Each year humans release nine gigatons of carbon into the atmosphere in the form of 33 gigatons of carbon dioxide. While some of this is absorbed by terrestrial and marine systems, around four gigatons remains in the atmosphere. Researchers from Lawrence Berkeley National Laboratory are attempting to publicly raise the question of whether genetic engineering may hold the solution to long term storage of this excess carbon [Jansson et al., (2010) BioSci 60, 685].
Prof. Christer Jansson and coworkers point out that plants can help reduce atmospheric carbon in two ways: either by storing the carbon as biomass, or by growing biofuels. To successfully implement the former approach it is vital that plants with extensive root systems are grown, as any above ground biomass will release carbon back into the atmosphere when the vegetation decays. In this regard perennial plants such as grasses are ideal.
According to the study, improving the long term carbon capture of plants means focusing on three key areas: enhancing the uptake of CO2 through the photosynthesis process; raising the amount of carbon displaced into “low turnover” systems such as cell walls; and increasing the amount of carbon transferred to root systems.
If we are to improve the uptake of CO2, genetic engineering may be the key. Previous studies have demonstrated that by modifying the canopy of plant leaves, significant improvements to light uptake may be obtained in the early morning and late afternoon. However, the biggest problem is that plants are limited in the amount of sunlight they can usefully absorb by the carboxylation reaction. Jansson et al. point out that most plants saturate at 25 % of full sunlight. However, some plants such as the grass Miscanthus (known as C4 plants) undergo a different photosynthesis process. These plants are both more efficient and can operate at higher light levels before saturating.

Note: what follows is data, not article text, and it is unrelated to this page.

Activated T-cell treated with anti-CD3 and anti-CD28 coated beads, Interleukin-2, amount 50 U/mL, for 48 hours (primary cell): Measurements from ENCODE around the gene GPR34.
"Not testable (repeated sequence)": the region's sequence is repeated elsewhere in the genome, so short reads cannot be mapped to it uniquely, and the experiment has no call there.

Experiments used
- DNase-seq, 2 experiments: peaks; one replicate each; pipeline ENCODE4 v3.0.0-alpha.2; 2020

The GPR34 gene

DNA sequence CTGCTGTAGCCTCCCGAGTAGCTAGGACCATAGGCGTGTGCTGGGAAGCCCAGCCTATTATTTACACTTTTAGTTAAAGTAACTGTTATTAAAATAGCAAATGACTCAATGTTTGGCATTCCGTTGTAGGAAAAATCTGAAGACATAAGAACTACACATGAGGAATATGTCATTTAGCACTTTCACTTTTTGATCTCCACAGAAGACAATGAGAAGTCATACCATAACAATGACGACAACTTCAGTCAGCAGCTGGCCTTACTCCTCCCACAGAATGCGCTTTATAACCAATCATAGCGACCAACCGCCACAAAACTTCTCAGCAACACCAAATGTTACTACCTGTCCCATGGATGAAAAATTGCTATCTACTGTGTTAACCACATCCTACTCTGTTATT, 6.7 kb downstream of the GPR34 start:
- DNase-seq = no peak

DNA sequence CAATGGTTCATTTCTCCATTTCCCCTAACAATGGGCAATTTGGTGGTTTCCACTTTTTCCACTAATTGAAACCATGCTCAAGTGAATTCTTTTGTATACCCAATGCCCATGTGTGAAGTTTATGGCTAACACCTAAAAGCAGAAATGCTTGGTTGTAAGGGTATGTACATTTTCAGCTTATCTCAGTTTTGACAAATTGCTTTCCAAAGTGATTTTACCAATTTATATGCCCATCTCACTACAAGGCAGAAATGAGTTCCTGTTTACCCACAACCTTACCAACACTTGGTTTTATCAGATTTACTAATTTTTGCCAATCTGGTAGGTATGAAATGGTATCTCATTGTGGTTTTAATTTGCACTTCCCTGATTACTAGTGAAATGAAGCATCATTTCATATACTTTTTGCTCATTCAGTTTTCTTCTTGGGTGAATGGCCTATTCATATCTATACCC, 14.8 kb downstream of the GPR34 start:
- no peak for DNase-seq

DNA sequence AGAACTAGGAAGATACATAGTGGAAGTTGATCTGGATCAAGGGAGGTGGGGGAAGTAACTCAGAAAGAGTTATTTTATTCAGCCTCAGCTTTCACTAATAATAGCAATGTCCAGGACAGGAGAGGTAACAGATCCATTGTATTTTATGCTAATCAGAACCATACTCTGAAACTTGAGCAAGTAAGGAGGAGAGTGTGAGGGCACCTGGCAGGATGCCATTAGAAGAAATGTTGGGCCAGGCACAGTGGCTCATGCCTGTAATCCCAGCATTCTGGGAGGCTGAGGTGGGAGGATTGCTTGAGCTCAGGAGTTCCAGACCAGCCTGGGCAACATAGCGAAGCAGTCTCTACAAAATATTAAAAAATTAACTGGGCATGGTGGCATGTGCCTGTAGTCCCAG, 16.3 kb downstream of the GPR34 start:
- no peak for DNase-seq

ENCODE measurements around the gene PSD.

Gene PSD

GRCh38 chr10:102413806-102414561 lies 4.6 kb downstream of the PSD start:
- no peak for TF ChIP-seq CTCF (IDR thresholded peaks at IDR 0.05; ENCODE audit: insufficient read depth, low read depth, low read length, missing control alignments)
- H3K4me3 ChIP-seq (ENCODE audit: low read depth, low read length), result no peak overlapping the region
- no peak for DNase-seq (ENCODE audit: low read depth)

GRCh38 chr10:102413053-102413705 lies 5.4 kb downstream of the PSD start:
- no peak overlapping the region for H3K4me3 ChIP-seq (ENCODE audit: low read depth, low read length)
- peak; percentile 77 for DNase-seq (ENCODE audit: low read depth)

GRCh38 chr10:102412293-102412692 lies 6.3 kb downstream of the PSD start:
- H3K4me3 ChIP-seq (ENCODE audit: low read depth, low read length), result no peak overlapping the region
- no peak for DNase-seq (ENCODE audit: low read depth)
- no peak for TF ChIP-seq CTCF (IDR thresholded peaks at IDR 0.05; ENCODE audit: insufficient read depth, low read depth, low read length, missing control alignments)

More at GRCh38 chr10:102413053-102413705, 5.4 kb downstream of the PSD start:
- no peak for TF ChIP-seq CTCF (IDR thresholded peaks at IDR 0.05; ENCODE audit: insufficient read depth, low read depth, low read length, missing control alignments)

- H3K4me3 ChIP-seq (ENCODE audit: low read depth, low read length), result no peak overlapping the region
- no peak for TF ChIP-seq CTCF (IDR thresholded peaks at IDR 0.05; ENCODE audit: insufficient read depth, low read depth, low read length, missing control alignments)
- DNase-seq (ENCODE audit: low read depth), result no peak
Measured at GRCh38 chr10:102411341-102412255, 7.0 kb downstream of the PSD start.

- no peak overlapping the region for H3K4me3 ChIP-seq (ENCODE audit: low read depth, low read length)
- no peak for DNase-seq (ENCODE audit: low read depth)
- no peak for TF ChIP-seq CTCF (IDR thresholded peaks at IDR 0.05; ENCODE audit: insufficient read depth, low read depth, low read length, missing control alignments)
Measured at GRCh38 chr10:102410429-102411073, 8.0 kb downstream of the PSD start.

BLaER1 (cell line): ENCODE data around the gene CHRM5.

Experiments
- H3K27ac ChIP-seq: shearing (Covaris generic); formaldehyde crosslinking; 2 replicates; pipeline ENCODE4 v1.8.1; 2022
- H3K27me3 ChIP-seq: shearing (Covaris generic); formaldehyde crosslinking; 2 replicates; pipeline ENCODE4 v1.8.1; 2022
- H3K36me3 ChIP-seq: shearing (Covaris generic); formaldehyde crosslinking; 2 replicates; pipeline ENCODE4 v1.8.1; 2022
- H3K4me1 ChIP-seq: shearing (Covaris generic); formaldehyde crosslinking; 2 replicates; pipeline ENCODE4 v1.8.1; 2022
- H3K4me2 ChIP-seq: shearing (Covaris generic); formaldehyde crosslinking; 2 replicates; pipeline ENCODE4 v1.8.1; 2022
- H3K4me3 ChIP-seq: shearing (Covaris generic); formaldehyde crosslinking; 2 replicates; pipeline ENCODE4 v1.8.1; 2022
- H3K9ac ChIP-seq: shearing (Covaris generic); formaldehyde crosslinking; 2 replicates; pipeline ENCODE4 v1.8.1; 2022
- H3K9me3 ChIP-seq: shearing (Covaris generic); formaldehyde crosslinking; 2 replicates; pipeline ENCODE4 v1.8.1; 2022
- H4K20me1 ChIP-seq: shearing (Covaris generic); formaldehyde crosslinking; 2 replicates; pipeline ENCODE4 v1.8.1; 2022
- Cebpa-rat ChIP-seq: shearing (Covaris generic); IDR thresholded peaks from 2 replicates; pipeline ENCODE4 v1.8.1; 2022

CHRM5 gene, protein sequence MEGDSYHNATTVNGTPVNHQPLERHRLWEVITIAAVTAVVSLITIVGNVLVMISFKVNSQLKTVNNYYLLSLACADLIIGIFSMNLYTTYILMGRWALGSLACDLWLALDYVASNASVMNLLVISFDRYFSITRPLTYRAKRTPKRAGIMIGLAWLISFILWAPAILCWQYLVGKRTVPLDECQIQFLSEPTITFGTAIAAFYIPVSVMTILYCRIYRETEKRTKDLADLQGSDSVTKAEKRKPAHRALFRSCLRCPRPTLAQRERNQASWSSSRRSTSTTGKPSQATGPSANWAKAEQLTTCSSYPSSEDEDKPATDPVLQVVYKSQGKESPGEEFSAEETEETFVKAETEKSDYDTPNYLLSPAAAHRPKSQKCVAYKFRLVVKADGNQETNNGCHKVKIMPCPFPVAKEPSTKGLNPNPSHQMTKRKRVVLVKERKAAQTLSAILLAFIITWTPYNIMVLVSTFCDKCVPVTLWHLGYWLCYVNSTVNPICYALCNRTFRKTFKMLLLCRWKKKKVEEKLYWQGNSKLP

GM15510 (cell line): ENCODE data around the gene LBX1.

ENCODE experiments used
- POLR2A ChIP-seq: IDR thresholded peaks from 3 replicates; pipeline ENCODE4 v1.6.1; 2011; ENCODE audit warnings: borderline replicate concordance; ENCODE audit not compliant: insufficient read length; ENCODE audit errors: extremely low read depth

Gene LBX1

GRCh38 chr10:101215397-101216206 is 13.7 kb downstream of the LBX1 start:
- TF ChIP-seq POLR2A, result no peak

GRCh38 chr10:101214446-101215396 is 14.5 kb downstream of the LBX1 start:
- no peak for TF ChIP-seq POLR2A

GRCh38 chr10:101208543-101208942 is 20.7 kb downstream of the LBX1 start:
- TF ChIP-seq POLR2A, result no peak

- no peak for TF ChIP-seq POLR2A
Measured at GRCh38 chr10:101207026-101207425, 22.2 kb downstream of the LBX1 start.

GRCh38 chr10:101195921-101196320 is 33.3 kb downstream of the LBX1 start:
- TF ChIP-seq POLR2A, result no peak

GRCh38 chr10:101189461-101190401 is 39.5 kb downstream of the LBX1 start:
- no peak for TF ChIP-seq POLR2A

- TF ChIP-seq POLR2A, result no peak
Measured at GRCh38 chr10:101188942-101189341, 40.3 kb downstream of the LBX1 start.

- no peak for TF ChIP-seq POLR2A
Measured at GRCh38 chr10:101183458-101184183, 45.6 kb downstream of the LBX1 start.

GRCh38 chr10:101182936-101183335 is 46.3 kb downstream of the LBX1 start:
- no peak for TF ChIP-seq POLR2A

Unfortunately C4 plants are only more effective at higher temperatures, and so genetic engineering offers two possible solutions. The first is to raise the saturation limits of C3 plants by incorporating C4 enzymes, while the second is to engineer C4 plants into being more efficient at low temperatures.
The study estimates that by 2050, should these and other genetic alterations be implemented, carbon sequestration by plants could increase by several gigatons. Although human emissions may increase in this time, it would no doubt go along way toward relieving the carbon crisis.

Stewart Bland